Experts have identified five different categories of teen and adult alcoholics. Here we describe these types of alcohol abusers to help heavy drinkers and those close to those suffering understand the differences among demographics and level of functionality.
The Teenage or Young Adult Alcohol Abuser
Alcohol misuse is common among teens and young adults around college age. The average age among this group is 25, and alcoholic behavior tends to develop around age 20. Abusers in this category frequently engage in binge drinking and may experience health problems as a result. This is also the most common type of alcoholic at nearly one-third (31.5%.)
This category of users comprises more than 1 in 5 alcoholics – indeed, around 54% have antisocial personality disorder (ASPD) that is characterized by the following:
- Chronic criminal activity
- Regular fights/assaults
- Lack of regard for the safety and well-being of others
- Lack of remorse
- Lack of attendance to responsibilities
The Functional Alcohol Abuser
Functional alcoholics typically fall into the 30-50-year-old range and use alcohol nearly every day. However, they sustain enough normal functioning to continue working and keep up with family and daily life responsibilities. Among alcoholics, this group represents about 2 in 5. Some may be able to continue this level of functioning for years or indefinitely, but they often eventually succumb to their disorder and their level of functionality begins to suffer.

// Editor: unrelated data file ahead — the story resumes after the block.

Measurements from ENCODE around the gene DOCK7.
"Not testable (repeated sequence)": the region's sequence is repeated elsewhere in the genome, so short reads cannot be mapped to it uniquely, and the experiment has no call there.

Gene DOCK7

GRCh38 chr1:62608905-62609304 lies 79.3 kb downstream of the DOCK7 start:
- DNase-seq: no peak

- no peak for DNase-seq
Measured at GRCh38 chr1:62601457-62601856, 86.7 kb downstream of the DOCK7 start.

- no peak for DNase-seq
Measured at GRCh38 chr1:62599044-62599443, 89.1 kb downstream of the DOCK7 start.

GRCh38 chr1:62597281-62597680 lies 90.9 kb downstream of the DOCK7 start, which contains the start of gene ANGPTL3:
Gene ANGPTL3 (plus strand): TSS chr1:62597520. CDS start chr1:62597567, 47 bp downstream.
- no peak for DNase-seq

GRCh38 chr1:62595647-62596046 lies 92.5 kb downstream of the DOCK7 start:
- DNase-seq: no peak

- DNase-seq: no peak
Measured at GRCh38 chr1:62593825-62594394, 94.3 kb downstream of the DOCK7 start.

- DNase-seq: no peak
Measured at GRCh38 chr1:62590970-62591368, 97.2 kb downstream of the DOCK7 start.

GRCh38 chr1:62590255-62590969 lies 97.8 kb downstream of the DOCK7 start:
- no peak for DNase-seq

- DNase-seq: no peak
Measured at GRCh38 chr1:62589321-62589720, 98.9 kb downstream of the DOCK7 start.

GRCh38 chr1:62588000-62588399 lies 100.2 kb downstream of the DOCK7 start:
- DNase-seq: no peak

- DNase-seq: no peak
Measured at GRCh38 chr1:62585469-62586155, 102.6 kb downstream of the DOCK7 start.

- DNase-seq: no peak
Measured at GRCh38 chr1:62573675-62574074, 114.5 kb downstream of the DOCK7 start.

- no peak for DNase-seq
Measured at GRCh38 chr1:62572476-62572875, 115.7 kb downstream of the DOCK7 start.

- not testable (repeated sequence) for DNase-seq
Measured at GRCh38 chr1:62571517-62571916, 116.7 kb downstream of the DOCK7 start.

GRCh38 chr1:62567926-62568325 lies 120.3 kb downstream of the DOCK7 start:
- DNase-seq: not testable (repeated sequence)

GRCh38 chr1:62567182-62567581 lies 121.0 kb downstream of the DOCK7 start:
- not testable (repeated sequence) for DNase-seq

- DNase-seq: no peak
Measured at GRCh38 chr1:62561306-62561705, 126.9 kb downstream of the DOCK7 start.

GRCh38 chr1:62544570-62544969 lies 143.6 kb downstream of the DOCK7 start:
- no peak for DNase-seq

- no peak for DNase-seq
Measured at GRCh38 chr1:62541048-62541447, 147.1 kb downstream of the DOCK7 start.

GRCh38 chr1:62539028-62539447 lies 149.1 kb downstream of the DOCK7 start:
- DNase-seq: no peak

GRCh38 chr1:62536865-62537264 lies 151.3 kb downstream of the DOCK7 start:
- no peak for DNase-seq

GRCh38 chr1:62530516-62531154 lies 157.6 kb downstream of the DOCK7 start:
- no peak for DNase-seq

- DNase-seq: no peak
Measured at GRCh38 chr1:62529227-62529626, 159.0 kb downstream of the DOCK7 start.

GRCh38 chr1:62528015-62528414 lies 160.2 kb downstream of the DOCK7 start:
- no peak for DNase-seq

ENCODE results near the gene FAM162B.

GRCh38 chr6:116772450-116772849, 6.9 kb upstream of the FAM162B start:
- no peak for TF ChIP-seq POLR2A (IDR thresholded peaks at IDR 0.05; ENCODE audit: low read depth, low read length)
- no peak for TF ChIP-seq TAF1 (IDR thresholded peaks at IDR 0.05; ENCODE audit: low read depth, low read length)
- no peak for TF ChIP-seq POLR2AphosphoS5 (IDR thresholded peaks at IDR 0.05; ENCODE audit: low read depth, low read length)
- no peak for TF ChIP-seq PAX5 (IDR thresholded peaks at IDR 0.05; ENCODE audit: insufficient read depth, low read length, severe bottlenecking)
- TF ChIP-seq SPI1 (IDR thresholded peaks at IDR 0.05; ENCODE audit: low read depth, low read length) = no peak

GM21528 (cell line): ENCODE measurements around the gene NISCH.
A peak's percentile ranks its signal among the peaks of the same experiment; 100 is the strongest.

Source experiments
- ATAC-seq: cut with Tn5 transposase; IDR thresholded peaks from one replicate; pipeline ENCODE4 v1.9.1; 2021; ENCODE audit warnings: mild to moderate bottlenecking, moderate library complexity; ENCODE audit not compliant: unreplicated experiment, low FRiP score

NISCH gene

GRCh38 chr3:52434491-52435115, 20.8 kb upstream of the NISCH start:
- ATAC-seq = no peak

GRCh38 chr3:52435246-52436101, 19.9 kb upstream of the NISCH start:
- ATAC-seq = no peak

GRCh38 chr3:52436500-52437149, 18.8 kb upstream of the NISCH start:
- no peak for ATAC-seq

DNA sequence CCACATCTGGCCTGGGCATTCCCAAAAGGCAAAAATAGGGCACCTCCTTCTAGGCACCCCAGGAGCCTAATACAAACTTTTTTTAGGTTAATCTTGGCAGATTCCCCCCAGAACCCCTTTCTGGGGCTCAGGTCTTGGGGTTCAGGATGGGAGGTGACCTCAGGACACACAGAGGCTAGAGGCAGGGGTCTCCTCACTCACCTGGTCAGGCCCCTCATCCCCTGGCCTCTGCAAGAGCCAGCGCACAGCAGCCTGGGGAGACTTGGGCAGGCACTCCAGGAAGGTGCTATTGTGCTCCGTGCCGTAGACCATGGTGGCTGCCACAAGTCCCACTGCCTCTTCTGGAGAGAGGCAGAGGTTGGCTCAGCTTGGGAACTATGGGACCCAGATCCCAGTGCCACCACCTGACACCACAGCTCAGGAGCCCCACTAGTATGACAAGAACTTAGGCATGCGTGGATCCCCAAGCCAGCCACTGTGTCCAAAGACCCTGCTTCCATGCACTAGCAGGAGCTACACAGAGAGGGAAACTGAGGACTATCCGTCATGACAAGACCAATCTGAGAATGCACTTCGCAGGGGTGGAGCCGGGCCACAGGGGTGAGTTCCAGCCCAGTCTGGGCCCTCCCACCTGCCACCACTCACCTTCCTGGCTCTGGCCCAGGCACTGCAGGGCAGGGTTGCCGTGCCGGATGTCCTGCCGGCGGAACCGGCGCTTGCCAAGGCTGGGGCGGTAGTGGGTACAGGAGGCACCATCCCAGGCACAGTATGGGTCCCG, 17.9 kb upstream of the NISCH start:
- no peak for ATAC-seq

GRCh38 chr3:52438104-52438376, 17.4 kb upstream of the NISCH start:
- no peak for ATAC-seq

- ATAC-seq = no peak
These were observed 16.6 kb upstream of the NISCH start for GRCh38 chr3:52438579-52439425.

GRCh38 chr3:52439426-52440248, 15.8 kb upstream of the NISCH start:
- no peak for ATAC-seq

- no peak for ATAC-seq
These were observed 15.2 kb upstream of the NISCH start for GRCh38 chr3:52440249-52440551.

The Intermediate Familial Alcohol Abuser
Also, nearly 2 in 5 of persons with an alcohol use disorder fall into the category of intermediate familial alcoholic. The average age is nearing 40, and the onset of use often coincides with adolescence. People in this group frequently come from a family that has relatives with a history of alcoholism.
The Chronic/Severe Alcohol Abuser
Less than 1 in 10 heavy alcohol users fall into the severe or chronic type of alcoholic. While affecting the least amount of people, this group is also the most likely to suffer from a co-occurring mental illness such as depression or anxiety.